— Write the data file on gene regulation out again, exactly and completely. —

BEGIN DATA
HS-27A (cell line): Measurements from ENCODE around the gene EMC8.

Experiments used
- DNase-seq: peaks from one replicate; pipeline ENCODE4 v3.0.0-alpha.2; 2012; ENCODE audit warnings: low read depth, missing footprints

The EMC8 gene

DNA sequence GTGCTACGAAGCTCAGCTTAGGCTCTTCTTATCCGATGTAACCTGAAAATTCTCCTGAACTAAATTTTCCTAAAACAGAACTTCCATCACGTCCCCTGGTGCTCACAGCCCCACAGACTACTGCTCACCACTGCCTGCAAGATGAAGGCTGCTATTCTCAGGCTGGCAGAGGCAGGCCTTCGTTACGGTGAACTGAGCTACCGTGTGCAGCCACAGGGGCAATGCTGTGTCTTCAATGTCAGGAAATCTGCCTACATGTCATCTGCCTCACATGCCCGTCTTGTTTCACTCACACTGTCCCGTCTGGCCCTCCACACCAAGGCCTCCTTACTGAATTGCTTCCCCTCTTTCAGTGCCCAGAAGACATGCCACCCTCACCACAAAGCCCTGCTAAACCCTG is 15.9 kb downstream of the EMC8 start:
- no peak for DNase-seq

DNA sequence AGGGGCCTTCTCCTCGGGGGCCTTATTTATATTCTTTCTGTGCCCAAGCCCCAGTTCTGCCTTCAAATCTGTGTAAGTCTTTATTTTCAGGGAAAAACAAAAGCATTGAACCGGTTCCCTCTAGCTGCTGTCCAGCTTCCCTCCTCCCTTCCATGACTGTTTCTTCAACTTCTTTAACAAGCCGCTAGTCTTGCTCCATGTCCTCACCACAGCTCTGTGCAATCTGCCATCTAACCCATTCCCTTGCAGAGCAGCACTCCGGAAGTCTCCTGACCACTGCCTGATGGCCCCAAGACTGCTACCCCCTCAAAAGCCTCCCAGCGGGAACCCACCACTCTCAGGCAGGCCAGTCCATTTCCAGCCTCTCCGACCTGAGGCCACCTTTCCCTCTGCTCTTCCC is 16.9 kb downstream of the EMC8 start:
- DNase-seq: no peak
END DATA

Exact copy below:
HS-27A (cell line): Measurements from ENCODE around the gene EMC8.

Experiments used
- DNase-seq: peaks from one replicate; pipeline ENCODE4 v3.0.0-alpha.2; 2012; ENCODE audit warnings: low read depth, missing footprints

The EMC8 gene

DNA sequence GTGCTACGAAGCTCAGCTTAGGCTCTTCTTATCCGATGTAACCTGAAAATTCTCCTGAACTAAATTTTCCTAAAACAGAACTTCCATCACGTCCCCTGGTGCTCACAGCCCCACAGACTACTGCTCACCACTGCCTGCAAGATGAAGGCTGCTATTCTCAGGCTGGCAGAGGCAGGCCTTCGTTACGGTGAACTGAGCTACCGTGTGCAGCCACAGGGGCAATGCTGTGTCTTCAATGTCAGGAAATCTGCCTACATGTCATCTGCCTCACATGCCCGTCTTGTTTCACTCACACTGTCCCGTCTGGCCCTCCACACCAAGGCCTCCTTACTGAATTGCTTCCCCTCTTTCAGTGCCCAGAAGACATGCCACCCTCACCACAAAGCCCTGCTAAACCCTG is 15.9 kb downstream of the EMC8 start:
- no peak for DNase-seq

DNA sequence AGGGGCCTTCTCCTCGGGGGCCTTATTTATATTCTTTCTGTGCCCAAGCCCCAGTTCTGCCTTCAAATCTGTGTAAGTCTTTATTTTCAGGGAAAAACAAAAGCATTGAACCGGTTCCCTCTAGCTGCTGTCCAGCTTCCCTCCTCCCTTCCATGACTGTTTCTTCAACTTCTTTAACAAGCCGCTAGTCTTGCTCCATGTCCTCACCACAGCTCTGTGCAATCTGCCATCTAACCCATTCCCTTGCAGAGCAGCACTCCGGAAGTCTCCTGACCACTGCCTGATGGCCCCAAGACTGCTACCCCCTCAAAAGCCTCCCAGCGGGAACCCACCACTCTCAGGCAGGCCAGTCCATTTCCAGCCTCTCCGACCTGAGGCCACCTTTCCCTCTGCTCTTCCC is 16.9 kb downstream of the EMC8 start:
- DNase-seq: no peak